For all their scenic beauty, the undulating hills of Kodanad have kept up a steady supply of intrigues—all from J. Jayalalitha’s sprawling tea estate. One more life is gone: young Dinesh Kumar, an accountant at the 1,100-acre property, committed suicide on July 3. The end of the 24-year-old has given yet another twist to the string of deaths associated with the summer getaway of the late Tamil Nadu chief minister.
The latest in the list is victim number three. The first to die was Om Bahadur, a Nepali security guard who was attacked when a gang stormed the estate during a daring robbery attempt on the night of April 24. Within four days, C. Kanagaraj, an erstwhile driver at the estate, mysteriously died near Salem in a road accident. The 36-year-old was the prime suspect in the robbery. He had left his job at the Kodanad estate in 2012.
Dinesh, who was also a computer operator at the tea estate’s office, hanged himself at his Kilkotagiri home, 12 km from Kodanad. Before any talk about public suspicion could spread, the police attributed his death to depression: Dinesh was suffering from a degenerative eye disease. “He had undergone a corrective surgery at Coimbatore,” says a relative of the deceased. “But the prognosis was not good. The doctors had told him that he would gradually lose his vision.”
Accountant Dinesh Kumar
Nilgiris SP Murali Rambha discloses that Dinesh’s sister and mother had found him hanging and rushed him to the Kothagiri government hospital. “The family claimed Dinesh was alive when they had untied him. At the hospital, doctors declared he was brought dead,” Rambha say, refuting claims that Dinesh’s death had something to do with the burglary or the investigations.
Dinesh’s fellow employees at the estate reveal he had recently come across a communication from the state revenue department, seeking details of the employees at the estate before the asset was attached by the state government as per the orders of a trial court that had convicted Jayalalitha along with her assistant V.K. Sasikala. “He had worked here for five years, and became insecure about his job. For, the government communication portended large-scale retrenchment at the estate that employs nearly 150 people,” says an official in the know of things. “In all likelihood, the ownership of Kodanad Estate would be transferred to the state-run Tantea, which has its own estates on the Nilgiri slopes. In that case, the workforce would be rationalised.”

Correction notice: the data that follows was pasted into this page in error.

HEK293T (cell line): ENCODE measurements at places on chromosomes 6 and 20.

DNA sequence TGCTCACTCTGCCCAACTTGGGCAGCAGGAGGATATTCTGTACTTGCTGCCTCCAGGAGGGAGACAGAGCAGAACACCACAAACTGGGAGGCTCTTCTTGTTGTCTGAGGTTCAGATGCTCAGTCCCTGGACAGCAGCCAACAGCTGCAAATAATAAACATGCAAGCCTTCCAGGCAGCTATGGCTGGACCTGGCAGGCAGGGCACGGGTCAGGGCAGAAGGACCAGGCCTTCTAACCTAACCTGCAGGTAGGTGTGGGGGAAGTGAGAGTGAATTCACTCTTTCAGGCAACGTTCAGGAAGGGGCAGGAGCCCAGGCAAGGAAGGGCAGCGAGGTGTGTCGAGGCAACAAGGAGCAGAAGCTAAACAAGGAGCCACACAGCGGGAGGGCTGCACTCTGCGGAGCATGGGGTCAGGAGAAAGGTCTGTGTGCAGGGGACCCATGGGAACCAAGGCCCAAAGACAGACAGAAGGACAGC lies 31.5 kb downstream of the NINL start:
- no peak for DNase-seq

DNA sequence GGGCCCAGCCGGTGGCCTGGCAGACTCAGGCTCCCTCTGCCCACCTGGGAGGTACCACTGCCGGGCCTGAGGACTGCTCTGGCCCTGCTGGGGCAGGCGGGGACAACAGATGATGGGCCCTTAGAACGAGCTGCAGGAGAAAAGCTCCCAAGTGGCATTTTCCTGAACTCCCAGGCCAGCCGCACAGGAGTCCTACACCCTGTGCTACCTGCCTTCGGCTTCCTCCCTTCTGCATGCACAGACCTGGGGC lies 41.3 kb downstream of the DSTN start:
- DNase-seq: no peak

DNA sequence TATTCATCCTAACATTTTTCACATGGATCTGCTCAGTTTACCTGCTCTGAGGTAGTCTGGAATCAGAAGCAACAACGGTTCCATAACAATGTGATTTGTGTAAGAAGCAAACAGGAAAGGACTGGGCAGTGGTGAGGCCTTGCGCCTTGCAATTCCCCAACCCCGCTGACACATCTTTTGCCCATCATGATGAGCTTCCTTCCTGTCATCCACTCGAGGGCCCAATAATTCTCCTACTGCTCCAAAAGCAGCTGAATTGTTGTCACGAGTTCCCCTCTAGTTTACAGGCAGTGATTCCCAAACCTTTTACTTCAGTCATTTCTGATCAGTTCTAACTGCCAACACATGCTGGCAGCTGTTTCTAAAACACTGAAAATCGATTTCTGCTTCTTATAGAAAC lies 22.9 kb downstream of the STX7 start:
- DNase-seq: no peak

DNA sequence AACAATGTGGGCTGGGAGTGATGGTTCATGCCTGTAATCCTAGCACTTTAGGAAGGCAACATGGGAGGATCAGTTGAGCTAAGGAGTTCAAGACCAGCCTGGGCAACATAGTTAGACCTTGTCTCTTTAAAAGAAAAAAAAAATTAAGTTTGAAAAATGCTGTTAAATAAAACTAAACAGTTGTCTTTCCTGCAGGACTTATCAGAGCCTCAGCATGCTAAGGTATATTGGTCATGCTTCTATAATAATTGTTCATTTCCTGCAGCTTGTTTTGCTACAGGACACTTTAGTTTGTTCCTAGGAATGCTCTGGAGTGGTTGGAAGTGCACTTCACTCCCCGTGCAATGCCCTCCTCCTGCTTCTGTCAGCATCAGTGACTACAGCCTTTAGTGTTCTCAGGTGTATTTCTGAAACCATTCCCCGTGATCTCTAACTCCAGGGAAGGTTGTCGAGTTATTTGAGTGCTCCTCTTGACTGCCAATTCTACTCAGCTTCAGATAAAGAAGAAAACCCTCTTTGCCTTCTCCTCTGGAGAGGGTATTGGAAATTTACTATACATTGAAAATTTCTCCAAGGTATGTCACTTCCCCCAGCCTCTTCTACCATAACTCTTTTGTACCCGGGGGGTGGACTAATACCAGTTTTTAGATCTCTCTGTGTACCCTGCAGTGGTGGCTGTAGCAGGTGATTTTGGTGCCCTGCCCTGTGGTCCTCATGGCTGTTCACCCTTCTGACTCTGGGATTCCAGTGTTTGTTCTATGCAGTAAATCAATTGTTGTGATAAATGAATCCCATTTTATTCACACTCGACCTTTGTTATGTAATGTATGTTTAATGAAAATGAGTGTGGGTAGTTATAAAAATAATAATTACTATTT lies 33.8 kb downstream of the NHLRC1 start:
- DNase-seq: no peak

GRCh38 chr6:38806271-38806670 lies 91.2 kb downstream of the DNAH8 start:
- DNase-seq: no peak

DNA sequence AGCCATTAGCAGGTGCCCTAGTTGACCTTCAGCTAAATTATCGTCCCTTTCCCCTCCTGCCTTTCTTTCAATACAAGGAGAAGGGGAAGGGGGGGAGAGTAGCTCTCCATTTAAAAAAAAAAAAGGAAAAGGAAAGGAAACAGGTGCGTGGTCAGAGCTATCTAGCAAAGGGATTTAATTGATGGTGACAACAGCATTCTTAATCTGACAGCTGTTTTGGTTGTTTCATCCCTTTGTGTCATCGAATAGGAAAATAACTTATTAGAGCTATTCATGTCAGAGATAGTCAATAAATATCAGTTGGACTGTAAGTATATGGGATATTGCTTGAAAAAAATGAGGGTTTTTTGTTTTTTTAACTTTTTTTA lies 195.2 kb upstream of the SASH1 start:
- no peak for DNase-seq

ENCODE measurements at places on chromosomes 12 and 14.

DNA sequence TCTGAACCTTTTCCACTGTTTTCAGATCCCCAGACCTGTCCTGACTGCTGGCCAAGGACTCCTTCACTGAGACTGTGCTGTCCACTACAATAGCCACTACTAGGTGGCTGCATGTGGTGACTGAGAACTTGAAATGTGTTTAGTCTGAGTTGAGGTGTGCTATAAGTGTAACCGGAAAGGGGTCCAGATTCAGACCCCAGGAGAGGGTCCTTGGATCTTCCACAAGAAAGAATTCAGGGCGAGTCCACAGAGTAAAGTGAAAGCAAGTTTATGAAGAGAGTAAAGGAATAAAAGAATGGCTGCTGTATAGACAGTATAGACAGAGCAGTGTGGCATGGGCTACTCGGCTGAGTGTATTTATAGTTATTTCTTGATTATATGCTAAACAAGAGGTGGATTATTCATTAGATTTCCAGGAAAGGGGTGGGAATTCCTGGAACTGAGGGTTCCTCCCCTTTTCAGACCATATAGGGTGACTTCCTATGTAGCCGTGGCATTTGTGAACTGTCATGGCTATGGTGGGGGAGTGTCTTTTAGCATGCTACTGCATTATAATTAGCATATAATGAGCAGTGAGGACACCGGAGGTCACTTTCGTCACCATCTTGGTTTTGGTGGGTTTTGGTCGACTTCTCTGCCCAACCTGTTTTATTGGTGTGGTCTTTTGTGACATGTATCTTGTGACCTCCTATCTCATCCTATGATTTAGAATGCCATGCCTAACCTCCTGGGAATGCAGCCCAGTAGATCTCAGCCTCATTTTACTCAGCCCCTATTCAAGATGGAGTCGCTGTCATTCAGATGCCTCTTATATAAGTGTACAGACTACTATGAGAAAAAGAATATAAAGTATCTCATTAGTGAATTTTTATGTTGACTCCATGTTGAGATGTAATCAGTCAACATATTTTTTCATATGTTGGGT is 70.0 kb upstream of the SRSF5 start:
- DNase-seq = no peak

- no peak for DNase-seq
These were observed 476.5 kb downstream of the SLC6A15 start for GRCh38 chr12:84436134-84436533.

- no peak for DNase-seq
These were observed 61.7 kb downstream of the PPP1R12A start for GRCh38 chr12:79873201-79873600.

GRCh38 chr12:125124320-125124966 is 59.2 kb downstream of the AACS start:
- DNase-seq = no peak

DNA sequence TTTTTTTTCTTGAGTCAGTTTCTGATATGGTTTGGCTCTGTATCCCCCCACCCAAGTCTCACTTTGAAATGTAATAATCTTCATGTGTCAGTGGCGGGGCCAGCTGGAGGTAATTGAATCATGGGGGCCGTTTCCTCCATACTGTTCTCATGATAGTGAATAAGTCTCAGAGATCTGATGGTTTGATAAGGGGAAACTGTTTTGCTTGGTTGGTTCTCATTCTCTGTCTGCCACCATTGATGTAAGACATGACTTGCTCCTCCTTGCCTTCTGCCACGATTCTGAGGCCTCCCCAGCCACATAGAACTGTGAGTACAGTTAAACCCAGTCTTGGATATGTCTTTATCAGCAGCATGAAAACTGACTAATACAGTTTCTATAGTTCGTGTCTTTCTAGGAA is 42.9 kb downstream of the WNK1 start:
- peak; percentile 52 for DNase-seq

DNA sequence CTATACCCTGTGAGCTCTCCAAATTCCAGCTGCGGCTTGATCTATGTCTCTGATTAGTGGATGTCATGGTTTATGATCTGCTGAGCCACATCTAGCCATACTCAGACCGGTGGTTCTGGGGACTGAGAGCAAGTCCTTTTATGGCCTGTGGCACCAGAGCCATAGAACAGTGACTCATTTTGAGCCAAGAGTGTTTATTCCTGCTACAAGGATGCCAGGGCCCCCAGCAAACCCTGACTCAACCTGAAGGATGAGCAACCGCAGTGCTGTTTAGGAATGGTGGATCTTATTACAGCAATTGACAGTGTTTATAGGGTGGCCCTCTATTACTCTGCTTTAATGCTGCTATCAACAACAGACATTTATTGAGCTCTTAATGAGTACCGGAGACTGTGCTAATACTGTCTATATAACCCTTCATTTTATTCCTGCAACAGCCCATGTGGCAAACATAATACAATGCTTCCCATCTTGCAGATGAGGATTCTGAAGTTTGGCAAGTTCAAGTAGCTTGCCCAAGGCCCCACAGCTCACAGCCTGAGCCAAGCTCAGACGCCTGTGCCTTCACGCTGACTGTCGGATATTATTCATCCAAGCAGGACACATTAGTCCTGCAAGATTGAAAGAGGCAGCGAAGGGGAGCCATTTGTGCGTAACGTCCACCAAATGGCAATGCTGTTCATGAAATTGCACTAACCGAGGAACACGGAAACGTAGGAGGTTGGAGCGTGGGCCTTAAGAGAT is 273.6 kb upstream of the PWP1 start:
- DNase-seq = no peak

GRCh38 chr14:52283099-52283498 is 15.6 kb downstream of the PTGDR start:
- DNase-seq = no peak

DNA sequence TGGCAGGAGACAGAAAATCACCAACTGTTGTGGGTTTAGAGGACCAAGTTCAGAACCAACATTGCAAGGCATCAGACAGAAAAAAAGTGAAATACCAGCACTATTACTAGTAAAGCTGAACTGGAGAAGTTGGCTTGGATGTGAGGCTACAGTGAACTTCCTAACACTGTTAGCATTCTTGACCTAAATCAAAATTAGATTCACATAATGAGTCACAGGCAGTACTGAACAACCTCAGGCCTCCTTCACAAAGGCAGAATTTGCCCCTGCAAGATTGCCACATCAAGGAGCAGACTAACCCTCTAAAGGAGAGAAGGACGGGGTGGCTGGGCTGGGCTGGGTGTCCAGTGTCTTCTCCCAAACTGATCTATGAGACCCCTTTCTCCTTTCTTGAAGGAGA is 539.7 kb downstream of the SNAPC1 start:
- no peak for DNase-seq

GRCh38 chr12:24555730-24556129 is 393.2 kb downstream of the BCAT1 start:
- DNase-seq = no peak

Dinesh’s death, though unrelated to the April burglary, has cast a shadow on Kodanad, coming as it does on the heels of the two deaths associated with the burglary. The criminal plot still remains largely unsolved in the absence of Kanagaraj, considered to be the brain behind the operation. “We have interrogated the other ten members of the gang,” says the SP. “Based on their confessions, we would be formulating the chargesheet. It is a case of murder, though the intent was burglary. So we have to make it a watertight case.” Also, there is “enough circumstantial evidence” to back the police claim that they went looking for jewellery and cash, but actually found only trinkets, he adds.
The Sasikala faction in the ruling AIADMK has now floated the theory that the burglary was a handiwork of the rival O. Panneerselvam group. Reason: property documents of two of the party’s leaders—Panneerselvam and Nathan Viswanathan—were lying inside after being confiscated by Jayalalitha. “The estate was very much in our control,” says a leader of the Sasikala camp. “The manager was taking orders from Sasikala till she went to jail. We had free access to the estate and its buildings; there was no need to stage a heist.”
Kodanad still has layers of unanswered questions: the real intent of the burglary attempt, the future of the 1993-incorporated estate and its employees, and when exactly the government would attach it. And will it go to seed again?
By G.C. Shekhar in Chennai